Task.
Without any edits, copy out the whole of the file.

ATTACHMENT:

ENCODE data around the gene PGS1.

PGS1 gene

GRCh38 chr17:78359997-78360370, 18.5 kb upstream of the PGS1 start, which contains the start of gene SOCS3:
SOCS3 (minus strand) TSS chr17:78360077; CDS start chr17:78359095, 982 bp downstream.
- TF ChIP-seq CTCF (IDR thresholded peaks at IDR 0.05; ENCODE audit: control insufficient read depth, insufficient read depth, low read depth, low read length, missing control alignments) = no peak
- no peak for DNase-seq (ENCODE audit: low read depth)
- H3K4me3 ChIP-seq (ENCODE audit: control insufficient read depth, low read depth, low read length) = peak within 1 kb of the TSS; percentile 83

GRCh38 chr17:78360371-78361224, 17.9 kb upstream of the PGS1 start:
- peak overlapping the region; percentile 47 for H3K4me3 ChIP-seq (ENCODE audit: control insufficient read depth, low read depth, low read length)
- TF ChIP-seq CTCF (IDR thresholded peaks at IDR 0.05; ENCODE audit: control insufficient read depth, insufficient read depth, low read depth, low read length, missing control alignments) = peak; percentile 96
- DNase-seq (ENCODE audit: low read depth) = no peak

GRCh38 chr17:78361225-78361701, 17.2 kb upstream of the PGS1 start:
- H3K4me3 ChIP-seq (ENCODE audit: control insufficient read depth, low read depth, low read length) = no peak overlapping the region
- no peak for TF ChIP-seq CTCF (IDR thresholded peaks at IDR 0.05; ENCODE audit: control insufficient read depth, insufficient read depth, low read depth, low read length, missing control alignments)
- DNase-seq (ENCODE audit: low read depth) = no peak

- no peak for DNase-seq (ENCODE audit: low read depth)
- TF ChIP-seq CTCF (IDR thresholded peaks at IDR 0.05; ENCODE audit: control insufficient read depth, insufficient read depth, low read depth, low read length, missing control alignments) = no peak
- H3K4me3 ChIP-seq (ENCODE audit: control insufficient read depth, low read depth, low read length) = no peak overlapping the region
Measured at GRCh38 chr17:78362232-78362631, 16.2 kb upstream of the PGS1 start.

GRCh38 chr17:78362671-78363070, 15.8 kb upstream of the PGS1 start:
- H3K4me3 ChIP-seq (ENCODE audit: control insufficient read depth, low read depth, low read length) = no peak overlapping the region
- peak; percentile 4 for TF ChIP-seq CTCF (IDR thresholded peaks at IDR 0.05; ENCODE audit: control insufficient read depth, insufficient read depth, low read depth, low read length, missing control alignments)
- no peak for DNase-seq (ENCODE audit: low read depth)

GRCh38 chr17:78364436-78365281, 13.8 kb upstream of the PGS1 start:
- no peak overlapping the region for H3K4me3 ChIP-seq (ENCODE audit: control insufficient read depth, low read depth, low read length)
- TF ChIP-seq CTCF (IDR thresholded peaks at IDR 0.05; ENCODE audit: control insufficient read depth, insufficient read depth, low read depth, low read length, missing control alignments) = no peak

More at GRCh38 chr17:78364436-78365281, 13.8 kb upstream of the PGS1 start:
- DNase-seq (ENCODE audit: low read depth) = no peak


ENCODE data around the gene PGS1.

PGS1 gene

GRCh38 chr17:78359997-78360370, 18.5 kb upstream of the PGS1 start, which contains the start of gene SOCS3:
SOCS3 (minus strand) TSS chr17:78360077; CDS start chr17:78359095, 982 bp downstream.
- TF ChIP-seq CTCF (IDR thresholded peaks at IDR 0.05; ENCODE audit: control insufficient read depth, insufficient read depth, low read depth, low read length, missing control alignments) = no peak
- no peak for DNase-seq (ENCODE audit: low read depth)
- H3K4me3 ChIP-seq (ENCODE audit: control insufficient read depth, low read depth, low read length) = peak within 1 kb of the TSS; percentile 83

GRCh38 chr17:78360371-78361224, 17.9 kb upstream of the PGS1 start:
- peak overlapping the region; percentile 47 for H3K4me3 ChIP-seq (ENCODE audit: control insufficient read depth, low read depth, low read length)
- TF ChIP-seq CTCF (IDR thresholded peaks at IDR 0.05; ENCODE audit: control insufficient read depth, insufficient read depth, low read depth, low read length, missing control alignments) = peak; percentile 96
- DNase-seq (ENCODE audit: low read depth) = no peak

GRCh38 chr17:78361225-78361701, 17.2 kb upstream of the PGS1 start:
- H3K4me3 ChIP-seq (ENCODE audit: control insufficient read depth, low read depth, low read length) = no peak overlapping the region
- no peak for TF ChIP-seq CTCF (IDR thresholded peaks at IDR 0.05; ENCODE audit: control insufficient read depth, insufficient read depth, low read depth, low read length, missing control alignments)
- DNase-seq (ENCODE audit: low read depth) = no peak

- no peak for DNase-seq (ENCODE audit: low read depth)
- TF ChIP-seq CTCF (IDR thresholded peaks at IDR 0.05; ENCODE audit: control insufficient read depth, insufficient read depth, low read depth, low read length, missing control alignments) = no peak
- H3K4me3 ChIP-seq (ENCODE audit: control insufficient read depth, low read depth, low read length) = no peak overlapping the region
Measured at GRCh38 chr17:78362232-78362631, 16.2 kb upstream of the PGS1 start.

GRCh38 chr17:78362671-78363070, 15.8 kb upstream of the PGS1 start:
- H3K4me3 ChIP-seq (ENCODE audit: control insufficient read depth, low read depth, low read length) = no peak overlapping the region
- peak; percentile 4 for TF ChIP-seq CTCF (IDR thresholded peaks at IDR 0.05; ENCODE audit: control insufficient read depth, insufficient read depth, low read depth, low read length, missing control alignments)
- no peak for DNase-seq (ENCODE audit: low read depth)

GRCh38 chr17:78364436-78365281, 13.8 kb upstream of the PGS1 start:
- no peak overlapping the region for H3K4me3 ChIP-seq (ENCODE audit: control insufficient read depth, low read depth, low read length)
- TF ChIP-seq CTCF (IDR thresholded peaks at IDR 0.05; ENCODE audit: control insufficient read depth, insufficient read depth, low read depth, low read length, missing control alignments) = no peak

More at GRCh38 chr17:78364436-78365281, 13.8 kb upstream of the PGS1 start:
- DNase-seq (ENCODE audit: low read depth) = no peak